Christianity has long been associated with meals. Jesus hosted a symbolic meal on the eve of his death. Jews and Christians have long portrayed eternity as an everlasting banquet. And Christianity’s earliest distinctive was its insistence that all people could sit and share food together. But in our day, I am afraid that too many people have experienced a freeze-dried, hermetically sealed, reheated version of Christianity. We have tasted the generic and found this faith wanting. We have forgotten what gourmet Christianity tastes like.
I will never forget my first $70 steak. I am embarrassed to have eaten it. I was part of a team recruiting new members for a specific consortium. We had our eyes set on enlisting group from Indiana. Our team leader found the best steakhouse in Atlanta, and we were ready with our pitch. Then I opened the menu and paralysis hit. I find eating steak a moral issue, in general. But after ordering the cheapest cut and taking my first slice, buttery and charcoaled to perfection, I tasted pure delight. Now I always remember this steak when I chew through the $5.59 cut that we sometimes serve at home. There is no comparison.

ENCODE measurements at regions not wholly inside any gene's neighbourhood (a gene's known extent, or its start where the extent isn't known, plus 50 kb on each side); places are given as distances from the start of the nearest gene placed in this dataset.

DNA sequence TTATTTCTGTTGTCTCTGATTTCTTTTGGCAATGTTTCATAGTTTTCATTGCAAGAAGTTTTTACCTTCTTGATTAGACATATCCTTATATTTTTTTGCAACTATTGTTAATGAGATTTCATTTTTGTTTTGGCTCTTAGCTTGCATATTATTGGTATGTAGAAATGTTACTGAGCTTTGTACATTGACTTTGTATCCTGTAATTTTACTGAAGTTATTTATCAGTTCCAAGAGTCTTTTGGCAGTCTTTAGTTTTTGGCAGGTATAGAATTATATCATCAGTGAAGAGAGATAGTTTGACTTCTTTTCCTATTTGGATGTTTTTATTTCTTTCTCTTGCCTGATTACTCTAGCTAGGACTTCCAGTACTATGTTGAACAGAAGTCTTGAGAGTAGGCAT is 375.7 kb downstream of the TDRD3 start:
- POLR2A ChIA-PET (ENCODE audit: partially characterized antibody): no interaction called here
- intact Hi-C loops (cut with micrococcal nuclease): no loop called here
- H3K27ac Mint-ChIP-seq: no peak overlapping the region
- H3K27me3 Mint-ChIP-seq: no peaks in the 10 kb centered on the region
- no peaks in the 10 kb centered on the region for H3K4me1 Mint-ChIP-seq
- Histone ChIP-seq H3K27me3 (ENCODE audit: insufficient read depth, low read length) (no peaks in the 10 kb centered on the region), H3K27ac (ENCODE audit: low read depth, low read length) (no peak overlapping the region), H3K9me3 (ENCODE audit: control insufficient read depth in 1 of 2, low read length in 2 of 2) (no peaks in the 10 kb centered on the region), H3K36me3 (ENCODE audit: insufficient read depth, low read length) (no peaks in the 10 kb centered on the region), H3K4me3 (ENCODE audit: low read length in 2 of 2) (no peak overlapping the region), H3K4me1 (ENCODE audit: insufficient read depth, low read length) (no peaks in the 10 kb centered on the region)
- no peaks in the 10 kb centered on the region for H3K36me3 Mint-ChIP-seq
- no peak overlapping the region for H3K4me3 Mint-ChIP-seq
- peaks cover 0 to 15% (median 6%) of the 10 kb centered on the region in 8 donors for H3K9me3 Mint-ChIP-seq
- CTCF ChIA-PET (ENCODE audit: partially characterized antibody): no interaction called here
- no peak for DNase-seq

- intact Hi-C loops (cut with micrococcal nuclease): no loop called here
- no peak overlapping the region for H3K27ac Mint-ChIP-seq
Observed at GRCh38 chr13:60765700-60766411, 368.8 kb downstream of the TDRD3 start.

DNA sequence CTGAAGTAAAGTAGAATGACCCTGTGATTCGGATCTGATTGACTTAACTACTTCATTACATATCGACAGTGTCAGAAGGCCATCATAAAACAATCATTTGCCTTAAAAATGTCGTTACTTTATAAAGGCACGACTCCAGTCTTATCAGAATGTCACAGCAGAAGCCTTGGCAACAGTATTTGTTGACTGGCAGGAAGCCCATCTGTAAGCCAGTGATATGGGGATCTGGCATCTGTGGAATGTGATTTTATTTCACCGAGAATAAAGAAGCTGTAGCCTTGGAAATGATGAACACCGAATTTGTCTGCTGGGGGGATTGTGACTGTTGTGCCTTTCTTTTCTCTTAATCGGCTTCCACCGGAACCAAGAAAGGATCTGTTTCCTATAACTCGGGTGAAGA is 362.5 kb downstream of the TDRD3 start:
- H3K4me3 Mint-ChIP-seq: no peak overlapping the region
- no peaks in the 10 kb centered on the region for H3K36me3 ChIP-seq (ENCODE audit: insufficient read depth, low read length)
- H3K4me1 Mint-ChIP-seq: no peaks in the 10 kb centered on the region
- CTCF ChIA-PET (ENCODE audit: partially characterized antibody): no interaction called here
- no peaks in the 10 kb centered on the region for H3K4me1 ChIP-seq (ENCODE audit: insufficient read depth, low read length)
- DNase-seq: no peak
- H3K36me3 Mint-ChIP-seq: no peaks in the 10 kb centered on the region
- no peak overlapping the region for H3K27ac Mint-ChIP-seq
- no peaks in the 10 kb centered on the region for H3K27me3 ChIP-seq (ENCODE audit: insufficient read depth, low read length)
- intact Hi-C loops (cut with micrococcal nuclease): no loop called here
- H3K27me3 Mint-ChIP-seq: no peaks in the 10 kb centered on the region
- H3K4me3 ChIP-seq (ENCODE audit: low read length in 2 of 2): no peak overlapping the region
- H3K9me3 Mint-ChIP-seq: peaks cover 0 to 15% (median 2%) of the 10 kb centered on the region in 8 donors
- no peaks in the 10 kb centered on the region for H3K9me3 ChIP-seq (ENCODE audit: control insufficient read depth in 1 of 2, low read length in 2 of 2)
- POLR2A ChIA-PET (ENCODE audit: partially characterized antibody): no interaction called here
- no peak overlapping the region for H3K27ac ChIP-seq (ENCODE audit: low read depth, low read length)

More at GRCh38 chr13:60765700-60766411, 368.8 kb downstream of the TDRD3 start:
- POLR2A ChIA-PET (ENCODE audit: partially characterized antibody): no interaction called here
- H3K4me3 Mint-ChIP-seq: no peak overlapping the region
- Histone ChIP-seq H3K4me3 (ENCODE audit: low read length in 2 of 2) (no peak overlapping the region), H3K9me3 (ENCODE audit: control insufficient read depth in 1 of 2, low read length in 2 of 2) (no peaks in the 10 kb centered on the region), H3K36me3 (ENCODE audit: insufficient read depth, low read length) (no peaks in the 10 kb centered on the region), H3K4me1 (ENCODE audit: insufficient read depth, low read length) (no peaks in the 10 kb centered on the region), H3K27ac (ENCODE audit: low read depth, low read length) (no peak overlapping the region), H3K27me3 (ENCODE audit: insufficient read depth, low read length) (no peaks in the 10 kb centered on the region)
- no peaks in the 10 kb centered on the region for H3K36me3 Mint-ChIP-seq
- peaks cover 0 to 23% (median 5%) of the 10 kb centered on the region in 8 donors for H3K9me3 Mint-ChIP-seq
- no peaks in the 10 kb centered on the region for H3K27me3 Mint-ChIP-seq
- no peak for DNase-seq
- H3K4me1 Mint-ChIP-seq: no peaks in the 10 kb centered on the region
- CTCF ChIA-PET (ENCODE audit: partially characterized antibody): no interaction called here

Christianity is not pompous. But it is exquisite. Here is how I would describe the difference:
- Has no place for the life of the mind
- emphasizes striving
- does not have an awe for the created world
- takes its only cues from a localized contemporary culture
- is bound to the agendas of a professionalized clergy member
- produces escapist, heaven-bound wishful thinking
- sees faith as scientific certainty
- experiences hope as wishful thinking
- demands God’s endorsement and calls it worship
- is obsessed (to the exclusion of a richer understanding of salvation) with Jesus dying for sins
- tends to polarize into one particular political camp
- requires your brain
- emphasizes Sabbath
- reveres the created order
- takes its cues from a globalized, 2000 year old ancient tradition
- empowers small groups for mission
- produces engaged thinking about seeing God’s goodness in the land of the living
- sees faith as a deep-seeded confidence that Jesus is Lord
- experiences hope as a steadfast endurance
- embraces suffering and the purification of our love from pride, lusts, greed, etc.
- is consumed with clinging to the cross
- encourages nuanced political thinking
What do you think? How does exquisite Christianity differ from a freeze-dried generic version?